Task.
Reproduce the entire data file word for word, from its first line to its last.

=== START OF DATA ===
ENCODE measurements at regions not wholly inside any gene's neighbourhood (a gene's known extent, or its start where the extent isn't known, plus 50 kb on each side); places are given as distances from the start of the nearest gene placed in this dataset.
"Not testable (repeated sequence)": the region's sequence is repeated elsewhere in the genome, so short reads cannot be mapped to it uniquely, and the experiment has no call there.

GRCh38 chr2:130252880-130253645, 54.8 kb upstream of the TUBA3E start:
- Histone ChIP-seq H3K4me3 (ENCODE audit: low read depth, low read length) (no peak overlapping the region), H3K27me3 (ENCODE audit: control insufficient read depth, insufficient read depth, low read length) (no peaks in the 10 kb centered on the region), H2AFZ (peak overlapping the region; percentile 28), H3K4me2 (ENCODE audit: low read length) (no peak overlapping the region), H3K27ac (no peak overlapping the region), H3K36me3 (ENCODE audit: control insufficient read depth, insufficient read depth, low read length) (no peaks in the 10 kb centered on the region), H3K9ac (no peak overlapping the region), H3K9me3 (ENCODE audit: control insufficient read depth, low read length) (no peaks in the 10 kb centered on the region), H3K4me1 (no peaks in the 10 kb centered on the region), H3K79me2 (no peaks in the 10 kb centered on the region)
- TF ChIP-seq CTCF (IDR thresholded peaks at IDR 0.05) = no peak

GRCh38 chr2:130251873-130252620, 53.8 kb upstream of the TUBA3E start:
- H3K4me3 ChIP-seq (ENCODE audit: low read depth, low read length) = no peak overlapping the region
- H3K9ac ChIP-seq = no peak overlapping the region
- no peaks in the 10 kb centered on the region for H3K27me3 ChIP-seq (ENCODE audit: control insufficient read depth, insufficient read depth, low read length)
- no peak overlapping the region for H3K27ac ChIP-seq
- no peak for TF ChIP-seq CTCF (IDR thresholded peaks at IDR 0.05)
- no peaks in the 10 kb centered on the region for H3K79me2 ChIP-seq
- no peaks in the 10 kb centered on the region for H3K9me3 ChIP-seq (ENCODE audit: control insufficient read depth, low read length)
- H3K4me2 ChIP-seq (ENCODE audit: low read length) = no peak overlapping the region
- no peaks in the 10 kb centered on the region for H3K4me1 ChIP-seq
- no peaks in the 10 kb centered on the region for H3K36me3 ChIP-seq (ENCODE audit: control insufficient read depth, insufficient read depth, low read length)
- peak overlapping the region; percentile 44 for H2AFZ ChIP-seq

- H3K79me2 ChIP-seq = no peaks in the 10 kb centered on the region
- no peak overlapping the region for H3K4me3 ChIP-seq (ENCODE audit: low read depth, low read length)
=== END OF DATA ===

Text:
ENCODE measurements at regions not wholly inside any gene's neighbourhood (a gene's known extent, or its start where the extent isn't known, plus 50 kb on each side); places are given as distances from the start of the nearest gene placed in this dataset.
"Not testable (repeated sequence)": the region's sequence is repeated elsewhere in the genome, so short reads cannot be mapped to it uniquely, and the experiment has no call there.

GRCh38 chr2:130252880-130253645, 54.8 kb upstream of the TUBA3E start:
- Histone ChIP-seq H3K4me3 (ENCODE audit: low read depth, low read length) (no peak overlapping the region), H3K27me3 (ENCODE audit: control insufficient read depth, insufficient read depth, low read length) (no peaks in the 10 kb centered on the region), H2AFZ (peak overlapping the region; percentile 28), H3K4me2 (ENCODE audit: low read length) (no peak overlapping the region), H3K27ac (no peak overlapping the region), H3K36me3 (ENCODE audit: control insufficient read depth, insufficient read depth, low read length) (no peaks in the 10 kb centered on the region), H3K9ac (no peak overlapping the region), H3K9me3 (ENCODE audit: control insufficient read depth, low read length) (no peaks in the 10 kb centered on the region), H3K4me1 (no peaks in the 10 kb centered on the region), H3K79me2 (no peaks in the 10 kb centered on the region)
- TF ChIP-seq CTCF (IDR thresholded peaks at IDR 0.05) = no peak

GRCh38 chr2:130251873-130252620, 53.8 kb upstream of the TUBA3E start:
- H3K4me3 ChIP-seq (ENCODE audit: low read depth, low read length) = no peak overlapping the region
- H3K9ac ChIP-seq = no peak overlapping the region
- no peaks in the 10 kb centered on the region for H3K27me3 ChIP-seq (ENCODE audit: control insufficient read depth, insufficient read depth, low read length)
- no peak overlapping the region for H3K27ac ChIP-seq
- no peak for TF ChIP-seq CTCF (IDR thresholded peaks at IDR 0.05)
- no peaks in the 10 kb centered on the region for H3K79me2 ChIP-seq
- no peaks in the 10 kb centered on the region for H3K9me3 ChIP-seq (ENCODE audit: control insufficient read depth, low read length)
- H3K4me2 ChIP-seq (ENCODE audit: low read length) = no peak overlapping the region
- no peaks in the 10 kb centered on the region for H3K4me1 ChIP-seq
- no peaks in the 10 kb centered on the region for H3K36me3 ChIP-seq (ENCODE audit: control insufficient read depth, insufficient read depth, low read length)
- peak overlapping the region; percentile 44 for H2AFZ ChIP-seq

- H3K79me2 ChIP-seq = no peaks in the 10 kb centered on the region
- no peak overlapping the region for H3K4me3 ChIP-seq (ENCODE audit: low read depth, low read length)